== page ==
Any action to reduce or eliminate the release of heat-trapping gases to the atmosphere helps slow the rate of warming and, likely, the pace and severity of change at any given hot spot. Local sources of carbon emissions vary from region to region, suggesting that solutions are often decided at the community level. The Climate Hot Map points to regional examples of climate-friendly energy, transportation, or adaptation choices. Some regions, however, must rely upon global solutions such as international agreements to reduce the carbon overload in the atmosphere that threatens them. Small islands, for example, are a paltry source of carbon emissions and yet are disproportionately affected by the consequences of global carbon overload as accelerated sea level rise threatens the very existence of low-lying islands.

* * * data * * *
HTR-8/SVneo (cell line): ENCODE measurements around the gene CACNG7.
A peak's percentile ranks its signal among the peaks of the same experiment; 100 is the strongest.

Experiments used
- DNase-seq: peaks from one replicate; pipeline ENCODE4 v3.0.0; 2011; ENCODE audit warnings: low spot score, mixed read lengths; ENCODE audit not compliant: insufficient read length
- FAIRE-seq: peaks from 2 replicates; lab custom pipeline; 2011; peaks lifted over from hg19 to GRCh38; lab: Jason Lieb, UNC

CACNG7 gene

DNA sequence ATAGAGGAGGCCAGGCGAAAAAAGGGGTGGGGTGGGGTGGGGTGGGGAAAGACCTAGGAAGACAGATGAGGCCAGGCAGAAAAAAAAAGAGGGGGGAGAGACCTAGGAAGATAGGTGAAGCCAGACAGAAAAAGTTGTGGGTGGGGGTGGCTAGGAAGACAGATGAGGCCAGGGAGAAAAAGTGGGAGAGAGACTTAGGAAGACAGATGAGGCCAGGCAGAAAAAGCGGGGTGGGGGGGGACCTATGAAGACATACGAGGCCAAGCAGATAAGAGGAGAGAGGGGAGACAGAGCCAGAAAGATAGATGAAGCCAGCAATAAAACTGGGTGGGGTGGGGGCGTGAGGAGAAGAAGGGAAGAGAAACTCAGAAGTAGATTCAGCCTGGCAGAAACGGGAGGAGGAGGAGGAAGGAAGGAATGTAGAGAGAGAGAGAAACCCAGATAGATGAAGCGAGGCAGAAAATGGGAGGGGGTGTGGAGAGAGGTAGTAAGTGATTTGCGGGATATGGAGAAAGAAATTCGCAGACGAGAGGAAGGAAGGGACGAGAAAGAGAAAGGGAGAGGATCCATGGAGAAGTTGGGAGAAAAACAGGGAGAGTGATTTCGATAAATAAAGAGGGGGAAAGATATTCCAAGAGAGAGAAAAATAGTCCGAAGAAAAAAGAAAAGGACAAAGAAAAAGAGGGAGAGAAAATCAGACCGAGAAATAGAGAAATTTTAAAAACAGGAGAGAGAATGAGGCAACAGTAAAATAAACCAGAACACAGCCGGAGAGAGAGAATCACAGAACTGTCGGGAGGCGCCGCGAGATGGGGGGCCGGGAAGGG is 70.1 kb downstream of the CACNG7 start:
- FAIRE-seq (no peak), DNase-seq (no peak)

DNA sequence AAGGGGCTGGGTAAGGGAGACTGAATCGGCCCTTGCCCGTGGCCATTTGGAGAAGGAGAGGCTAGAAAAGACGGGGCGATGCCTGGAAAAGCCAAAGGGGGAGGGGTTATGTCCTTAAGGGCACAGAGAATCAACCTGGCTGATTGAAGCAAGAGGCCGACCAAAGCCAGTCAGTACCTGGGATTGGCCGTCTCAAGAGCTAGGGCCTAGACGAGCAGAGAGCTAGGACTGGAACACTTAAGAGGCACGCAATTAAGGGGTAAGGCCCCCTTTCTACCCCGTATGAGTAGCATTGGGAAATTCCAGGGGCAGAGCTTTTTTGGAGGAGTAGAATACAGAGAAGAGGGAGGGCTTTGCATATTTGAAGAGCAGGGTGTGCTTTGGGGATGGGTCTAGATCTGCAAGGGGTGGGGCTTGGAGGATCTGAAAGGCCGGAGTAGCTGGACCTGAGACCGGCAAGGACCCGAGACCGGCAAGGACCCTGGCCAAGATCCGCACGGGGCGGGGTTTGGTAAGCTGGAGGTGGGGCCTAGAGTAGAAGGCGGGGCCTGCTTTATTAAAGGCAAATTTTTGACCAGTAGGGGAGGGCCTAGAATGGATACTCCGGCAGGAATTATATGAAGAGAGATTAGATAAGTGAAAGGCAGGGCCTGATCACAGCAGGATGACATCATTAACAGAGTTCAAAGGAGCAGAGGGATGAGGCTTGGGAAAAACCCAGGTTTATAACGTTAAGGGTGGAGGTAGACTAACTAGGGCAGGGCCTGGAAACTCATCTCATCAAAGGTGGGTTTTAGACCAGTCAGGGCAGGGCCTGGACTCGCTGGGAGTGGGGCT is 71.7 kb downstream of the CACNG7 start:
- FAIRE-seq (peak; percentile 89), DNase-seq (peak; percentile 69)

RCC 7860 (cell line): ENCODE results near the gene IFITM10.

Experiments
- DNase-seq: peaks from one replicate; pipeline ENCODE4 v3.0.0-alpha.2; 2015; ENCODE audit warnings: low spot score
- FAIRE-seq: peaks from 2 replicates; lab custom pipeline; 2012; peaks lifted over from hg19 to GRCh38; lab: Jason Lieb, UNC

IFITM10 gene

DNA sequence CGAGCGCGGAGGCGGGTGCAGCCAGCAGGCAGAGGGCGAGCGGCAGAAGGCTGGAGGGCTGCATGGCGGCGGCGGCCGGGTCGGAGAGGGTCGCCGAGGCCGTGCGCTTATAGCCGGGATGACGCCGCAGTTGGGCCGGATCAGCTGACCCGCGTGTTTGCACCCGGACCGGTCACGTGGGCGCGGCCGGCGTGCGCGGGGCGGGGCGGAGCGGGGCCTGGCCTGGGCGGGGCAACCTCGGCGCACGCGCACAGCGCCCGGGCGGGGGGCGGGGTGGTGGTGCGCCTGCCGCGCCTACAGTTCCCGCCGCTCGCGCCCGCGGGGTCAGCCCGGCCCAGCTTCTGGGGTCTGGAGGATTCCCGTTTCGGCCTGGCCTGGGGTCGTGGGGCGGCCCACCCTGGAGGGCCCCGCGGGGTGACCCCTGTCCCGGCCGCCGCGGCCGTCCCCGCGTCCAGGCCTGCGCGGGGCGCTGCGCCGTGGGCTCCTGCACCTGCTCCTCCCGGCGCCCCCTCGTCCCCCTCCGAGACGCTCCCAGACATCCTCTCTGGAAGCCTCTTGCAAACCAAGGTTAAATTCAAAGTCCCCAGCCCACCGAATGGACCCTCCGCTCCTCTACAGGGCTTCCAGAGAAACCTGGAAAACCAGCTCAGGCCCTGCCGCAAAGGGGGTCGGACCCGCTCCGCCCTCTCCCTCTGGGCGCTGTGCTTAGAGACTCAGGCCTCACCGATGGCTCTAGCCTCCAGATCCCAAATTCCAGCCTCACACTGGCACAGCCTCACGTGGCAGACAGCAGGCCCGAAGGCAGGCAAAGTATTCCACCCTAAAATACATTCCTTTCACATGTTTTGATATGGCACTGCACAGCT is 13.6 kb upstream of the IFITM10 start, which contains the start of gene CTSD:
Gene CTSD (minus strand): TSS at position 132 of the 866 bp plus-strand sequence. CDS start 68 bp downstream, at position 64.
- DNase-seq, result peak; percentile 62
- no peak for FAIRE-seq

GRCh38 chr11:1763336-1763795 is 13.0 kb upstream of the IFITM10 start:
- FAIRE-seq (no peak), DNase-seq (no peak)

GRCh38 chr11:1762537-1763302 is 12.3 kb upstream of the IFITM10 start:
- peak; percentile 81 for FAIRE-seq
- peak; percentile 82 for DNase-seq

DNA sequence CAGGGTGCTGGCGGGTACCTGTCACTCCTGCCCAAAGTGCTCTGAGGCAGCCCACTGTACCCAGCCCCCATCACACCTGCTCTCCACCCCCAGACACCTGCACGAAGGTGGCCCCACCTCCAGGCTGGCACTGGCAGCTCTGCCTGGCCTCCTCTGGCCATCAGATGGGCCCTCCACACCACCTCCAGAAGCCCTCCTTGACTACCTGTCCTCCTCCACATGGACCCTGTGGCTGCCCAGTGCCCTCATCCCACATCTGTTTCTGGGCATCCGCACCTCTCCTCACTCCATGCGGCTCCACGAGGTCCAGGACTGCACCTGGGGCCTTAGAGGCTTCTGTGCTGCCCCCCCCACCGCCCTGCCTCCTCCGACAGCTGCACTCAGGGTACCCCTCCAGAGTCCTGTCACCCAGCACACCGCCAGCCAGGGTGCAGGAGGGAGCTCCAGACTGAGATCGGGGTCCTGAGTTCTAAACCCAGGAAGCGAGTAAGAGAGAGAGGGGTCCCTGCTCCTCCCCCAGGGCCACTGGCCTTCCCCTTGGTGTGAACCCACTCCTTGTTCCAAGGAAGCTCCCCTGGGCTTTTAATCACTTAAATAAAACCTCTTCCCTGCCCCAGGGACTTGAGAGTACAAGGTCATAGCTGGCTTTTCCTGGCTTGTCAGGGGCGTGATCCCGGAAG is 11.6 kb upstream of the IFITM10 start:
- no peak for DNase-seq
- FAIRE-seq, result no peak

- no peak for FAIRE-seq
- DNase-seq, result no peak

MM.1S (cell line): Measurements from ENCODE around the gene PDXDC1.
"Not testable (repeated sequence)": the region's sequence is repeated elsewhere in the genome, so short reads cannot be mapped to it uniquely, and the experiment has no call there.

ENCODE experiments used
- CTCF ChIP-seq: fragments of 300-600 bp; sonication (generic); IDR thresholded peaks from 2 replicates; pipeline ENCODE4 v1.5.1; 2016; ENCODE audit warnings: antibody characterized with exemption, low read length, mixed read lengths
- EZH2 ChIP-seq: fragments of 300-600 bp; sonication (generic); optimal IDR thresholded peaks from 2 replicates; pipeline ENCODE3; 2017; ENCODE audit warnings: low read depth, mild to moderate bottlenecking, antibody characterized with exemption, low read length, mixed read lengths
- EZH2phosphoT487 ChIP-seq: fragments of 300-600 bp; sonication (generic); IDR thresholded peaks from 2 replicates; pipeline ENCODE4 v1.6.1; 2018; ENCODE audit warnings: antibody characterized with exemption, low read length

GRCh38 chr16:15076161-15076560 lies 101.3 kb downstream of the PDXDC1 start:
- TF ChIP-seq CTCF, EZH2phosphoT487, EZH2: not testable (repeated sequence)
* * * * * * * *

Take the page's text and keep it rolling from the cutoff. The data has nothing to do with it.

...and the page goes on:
“The less gasoline we burn, the better we’re doing to reduce air pollution and harmful effects of climate change,” Walke says. “Make good choices about transportation. When you can, walk, ride a bike, or take public transportation. For driving, choose cars that get better miles per gallon of gas or choose an electric car.” You can also investigate your power provider options—you may be able to request that your electricity be supplied by wind or solar. Buying your food locally cuts down on the fossil fuels burned in trucking or flying food in from across the country. And perhaps most important, “Support leaders who push for clean air and water and responsible steps on climate change,” Walke says.
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